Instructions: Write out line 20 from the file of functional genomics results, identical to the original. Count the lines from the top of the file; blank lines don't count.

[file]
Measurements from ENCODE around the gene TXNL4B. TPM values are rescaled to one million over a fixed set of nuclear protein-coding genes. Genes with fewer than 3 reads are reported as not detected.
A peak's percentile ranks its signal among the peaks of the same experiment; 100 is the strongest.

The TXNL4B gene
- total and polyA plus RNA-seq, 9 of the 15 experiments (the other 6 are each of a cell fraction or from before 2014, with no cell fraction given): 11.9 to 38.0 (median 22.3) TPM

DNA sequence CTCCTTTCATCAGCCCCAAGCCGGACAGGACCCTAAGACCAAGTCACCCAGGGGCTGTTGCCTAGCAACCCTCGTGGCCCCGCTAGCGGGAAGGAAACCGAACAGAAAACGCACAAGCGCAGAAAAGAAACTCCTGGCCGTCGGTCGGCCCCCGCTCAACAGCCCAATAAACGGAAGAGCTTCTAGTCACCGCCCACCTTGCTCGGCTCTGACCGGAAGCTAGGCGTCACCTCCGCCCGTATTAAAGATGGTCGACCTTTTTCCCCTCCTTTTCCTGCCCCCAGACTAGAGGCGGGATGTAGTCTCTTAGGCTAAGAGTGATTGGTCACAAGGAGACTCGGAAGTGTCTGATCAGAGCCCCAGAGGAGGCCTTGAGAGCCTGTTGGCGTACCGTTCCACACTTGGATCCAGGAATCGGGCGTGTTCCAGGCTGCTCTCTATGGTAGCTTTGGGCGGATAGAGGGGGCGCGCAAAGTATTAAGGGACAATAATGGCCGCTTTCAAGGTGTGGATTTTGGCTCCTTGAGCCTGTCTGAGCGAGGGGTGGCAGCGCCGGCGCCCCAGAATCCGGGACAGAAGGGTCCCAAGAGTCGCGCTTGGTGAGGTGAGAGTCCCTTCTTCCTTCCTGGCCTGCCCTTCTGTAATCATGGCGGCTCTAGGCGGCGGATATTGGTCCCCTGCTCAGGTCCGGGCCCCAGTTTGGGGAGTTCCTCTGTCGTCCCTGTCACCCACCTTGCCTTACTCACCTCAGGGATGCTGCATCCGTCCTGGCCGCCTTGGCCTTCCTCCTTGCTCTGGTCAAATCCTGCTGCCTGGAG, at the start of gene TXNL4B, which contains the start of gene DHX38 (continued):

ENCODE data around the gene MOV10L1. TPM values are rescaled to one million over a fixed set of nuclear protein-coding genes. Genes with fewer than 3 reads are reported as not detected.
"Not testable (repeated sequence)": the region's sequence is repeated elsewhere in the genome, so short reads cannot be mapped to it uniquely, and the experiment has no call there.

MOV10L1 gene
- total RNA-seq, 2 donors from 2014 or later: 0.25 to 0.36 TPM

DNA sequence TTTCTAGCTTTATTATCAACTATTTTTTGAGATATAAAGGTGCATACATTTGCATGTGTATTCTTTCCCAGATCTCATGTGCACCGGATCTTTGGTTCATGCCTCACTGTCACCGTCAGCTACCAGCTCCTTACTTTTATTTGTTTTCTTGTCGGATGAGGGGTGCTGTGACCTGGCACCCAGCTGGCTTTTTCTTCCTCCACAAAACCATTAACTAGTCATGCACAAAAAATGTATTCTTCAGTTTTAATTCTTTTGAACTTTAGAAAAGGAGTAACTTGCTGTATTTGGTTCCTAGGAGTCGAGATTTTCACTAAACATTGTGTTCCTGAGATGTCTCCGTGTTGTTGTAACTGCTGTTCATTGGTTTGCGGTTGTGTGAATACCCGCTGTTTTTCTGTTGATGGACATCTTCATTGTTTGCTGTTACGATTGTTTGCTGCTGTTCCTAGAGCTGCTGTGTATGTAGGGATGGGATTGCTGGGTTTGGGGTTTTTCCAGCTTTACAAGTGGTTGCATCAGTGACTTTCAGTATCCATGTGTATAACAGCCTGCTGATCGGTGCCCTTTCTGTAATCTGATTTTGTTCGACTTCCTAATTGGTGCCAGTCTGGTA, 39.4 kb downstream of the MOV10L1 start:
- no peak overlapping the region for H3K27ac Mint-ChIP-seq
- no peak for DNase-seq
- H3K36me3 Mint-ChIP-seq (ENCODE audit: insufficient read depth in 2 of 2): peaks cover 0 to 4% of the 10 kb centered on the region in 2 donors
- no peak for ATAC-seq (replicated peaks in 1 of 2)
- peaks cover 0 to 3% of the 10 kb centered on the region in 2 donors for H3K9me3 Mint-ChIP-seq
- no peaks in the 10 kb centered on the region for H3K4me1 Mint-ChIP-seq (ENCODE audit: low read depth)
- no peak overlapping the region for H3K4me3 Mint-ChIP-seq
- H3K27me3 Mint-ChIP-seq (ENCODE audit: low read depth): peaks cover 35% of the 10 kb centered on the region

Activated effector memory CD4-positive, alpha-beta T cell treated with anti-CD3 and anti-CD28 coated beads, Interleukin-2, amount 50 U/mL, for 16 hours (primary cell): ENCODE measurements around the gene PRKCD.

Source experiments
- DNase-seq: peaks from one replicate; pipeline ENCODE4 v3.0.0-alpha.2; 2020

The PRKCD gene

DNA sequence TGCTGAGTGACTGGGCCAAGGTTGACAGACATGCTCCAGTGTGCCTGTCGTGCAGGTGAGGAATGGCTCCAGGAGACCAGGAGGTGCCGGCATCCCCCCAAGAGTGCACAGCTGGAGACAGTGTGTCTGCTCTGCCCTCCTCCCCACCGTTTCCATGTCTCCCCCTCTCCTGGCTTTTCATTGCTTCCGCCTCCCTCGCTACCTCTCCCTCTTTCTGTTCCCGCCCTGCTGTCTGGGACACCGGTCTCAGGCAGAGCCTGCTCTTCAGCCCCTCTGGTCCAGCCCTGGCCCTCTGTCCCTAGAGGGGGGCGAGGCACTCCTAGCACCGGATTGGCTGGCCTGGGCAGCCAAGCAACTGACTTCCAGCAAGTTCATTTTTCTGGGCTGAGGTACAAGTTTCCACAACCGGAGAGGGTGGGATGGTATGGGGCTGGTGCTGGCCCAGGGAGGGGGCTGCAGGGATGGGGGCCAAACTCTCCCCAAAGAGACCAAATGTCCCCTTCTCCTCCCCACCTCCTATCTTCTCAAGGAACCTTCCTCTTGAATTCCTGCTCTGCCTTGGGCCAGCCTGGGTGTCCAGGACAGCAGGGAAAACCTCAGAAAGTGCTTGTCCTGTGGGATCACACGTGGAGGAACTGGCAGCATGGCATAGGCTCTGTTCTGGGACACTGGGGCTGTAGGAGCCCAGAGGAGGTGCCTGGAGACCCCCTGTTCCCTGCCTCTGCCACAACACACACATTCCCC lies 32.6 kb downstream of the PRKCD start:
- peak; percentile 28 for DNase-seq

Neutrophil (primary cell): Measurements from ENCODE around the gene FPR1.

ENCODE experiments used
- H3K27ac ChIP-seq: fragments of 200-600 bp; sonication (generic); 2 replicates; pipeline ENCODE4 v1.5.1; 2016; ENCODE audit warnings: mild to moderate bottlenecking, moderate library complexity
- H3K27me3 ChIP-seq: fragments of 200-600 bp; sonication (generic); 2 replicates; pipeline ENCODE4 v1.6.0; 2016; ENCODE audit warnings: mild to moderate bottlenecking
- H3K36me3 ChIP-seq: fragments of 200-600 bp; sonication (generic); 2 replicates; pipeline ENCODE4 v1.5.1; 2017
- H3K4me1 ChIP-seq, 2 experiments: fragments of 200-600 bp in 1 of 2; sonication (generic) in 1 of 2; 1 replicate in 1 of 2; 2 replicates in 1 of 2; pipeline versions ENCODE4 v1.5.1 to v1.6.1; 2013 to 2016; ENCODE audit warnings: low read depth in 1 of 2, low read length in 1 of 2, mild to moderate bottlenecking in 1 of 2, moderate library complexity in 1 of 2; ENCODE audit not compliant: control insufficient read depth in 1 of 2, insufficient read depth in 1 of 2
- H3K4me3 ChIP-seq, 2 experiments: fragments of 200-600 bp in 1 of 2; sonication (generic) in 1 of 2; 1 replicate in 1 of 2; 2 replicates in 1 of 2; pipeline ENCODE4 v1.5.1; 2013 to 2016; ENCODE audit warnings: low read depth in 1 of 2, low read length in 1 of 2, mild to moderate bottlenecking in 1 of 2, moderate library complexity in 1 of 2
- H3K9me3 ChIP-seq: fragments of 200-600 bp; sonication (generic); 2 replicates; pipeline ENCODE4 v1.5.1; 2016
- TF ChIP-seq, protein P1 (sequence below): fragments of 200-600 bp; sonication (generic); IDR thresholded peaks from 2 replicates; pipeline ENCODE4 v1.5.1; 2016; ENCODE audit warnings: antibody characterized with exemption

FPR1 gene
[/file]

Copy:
Source experiments